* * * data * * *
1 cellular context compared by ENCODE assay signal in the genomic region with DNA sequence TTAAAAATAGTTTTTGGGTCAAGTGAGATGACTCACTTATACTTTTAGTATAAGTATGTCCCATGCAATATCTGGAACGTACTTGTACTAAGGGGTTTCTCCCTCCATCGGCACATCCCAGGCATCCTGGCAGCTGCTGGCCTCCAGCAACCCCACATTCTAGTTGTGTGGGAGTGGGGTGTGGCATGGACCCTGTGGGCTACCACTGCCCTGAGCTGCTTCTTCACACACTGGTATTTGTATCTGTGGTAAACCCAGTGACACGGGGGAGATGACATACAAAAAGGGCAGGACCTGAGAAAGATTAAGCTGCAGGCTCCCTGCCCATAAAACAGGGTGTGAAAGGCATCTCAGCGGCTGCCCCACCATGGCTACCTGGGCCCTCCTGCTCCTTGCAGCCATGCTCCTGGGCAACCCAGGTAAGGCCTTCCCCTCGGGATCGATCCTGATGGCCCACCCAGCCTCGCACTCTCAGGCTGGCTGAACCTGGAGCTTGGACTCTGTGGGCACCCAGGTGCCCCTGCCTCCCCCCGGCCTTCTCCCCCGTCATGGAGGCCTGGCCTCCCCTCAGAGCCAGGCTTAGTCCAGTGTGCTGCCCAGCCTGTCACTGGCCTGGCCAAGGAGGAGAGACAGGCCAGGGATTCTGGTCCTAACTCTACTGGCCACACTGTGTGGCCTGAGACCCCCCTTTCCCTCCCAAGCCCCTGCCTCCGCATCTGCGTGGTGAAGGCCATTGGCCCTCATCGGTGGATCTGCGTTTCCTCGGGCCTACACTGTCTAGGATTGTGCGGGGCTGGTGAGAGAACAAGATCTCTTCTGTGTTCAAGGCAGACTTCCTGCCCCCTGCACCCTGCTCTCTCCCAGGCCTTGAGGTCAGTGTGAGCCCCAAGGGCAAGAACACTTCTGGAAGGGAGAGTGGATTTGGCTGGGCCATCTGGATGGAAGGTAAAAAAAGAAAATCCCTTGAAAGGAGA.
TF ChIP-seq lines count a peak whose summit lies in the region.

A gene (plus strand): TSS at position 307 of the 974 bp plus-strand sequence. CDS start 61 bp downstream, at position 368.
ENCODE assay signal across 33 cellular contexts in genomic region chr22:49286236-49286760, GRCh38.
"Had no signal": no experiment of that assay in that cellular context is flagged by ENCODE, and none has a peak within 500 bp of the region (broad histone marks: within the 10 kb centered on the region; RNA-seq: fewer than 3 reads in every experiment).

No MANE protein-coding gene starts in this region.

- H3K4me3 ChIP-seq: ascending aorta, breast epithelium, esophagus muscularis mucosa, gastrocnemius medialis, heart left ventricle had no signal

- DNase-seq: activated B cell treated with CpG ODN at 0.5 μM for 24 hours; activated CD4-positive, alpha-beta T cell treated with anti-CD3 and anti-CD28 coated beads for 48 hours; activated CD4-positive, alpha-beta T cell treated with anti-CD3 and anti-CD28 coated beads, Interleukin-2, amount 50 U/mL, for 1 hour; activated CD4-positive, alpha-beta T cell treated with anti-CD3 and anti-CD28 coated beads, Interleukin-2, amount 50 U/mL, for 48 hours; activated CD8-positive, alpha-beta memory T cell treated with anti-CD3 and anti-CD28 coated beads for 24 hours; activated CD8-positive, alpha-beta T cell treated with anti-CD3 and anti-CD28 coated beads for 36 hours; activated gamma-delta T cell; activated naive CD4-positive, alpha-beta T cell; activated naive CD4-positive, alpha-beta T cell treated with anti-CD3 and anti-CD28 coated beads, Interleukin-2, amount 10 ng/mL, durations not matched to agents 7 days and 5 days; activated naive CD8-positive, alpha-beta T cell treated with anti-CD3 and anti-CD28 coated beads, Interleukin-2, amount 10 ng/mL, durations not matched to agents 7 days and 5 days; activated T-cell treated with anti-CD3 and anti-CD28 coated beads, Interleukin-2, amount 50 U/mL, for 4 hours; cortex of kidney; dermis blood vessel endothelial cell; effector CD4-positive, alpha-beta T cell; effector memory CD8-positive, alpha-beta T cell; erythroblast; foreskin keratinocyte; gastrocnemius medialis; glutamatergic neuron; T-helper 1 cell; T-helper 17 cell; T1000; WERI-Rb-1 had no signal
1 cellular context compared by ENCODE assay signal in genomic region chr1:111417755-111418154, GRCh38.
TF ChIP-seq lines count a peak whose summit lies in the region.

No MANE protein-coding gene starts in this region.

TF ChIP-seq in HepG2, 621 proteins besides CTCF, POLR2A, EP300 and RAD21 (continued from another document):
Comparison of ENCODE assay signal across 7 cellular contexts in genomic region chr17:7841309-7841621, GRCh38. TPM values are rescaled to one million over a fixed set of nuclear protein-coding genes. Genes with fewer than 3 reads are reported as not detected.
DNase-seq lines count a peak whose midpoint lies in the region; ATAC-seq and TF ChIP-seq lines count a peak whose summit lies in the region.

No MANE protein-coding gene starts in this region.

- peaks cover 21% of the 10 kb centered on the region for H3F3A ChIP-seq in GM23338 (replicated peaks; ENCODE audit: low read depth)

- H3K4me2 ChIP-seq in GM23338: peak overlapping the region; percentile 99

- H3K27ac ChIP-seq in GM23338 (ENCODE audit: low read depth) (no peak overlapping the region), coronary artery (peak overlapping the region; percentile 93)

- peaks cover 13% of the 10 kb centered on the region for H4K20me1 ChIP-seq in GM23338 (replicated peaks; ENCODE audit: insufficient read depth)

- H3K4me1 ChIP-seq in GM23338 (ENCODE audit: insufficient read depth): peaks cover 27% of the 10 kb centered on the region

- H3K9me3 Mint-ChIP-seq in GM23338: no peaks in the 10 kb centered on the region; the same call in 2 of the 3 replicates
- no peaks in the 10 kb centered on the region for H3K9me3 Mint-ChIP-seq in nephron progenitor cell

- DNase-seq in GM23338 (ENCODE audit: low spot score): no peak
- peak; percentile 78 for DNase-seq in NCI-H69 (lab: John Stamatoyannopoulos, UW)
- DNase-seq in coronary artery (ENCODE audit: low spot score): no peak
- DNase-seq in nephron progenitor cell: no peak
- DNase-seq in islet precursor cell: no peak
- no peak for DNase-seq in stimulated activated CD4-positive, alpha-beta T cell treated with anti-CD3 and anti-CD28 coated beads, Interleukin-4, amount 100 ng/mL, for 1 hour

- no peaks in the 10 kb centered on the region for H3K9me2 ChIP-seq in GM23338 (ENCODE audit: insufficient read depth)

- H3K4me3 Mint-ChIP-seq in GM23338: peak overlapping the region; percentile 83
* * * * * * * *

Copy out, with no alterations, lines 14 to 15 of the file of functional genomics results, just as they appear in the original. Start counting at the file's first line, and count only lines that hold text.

DNase-seq lines count a peak whose midpoint lies in the region; ATAC-seq and TF ChIP-seq lines count a peak whose summit lies in the region.

No MANE protein-coding gene starts in this region.